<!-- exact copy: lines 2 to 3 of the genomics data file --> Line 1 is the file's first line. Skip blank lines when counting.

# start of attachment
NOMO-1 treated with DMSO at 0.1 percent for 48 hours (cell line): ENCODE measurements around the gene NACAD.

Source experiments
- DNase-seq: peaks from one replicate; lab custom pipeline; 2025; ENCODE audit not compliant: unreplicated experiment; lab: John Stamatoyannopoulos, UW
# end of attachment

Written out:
Source experiments
- DNase-seq: peaks from one replicate; lab custom pipeline; 2025; ENCODE audit not compliant: unreplicated experiment; lab: John Stamatoyannopoulos, UW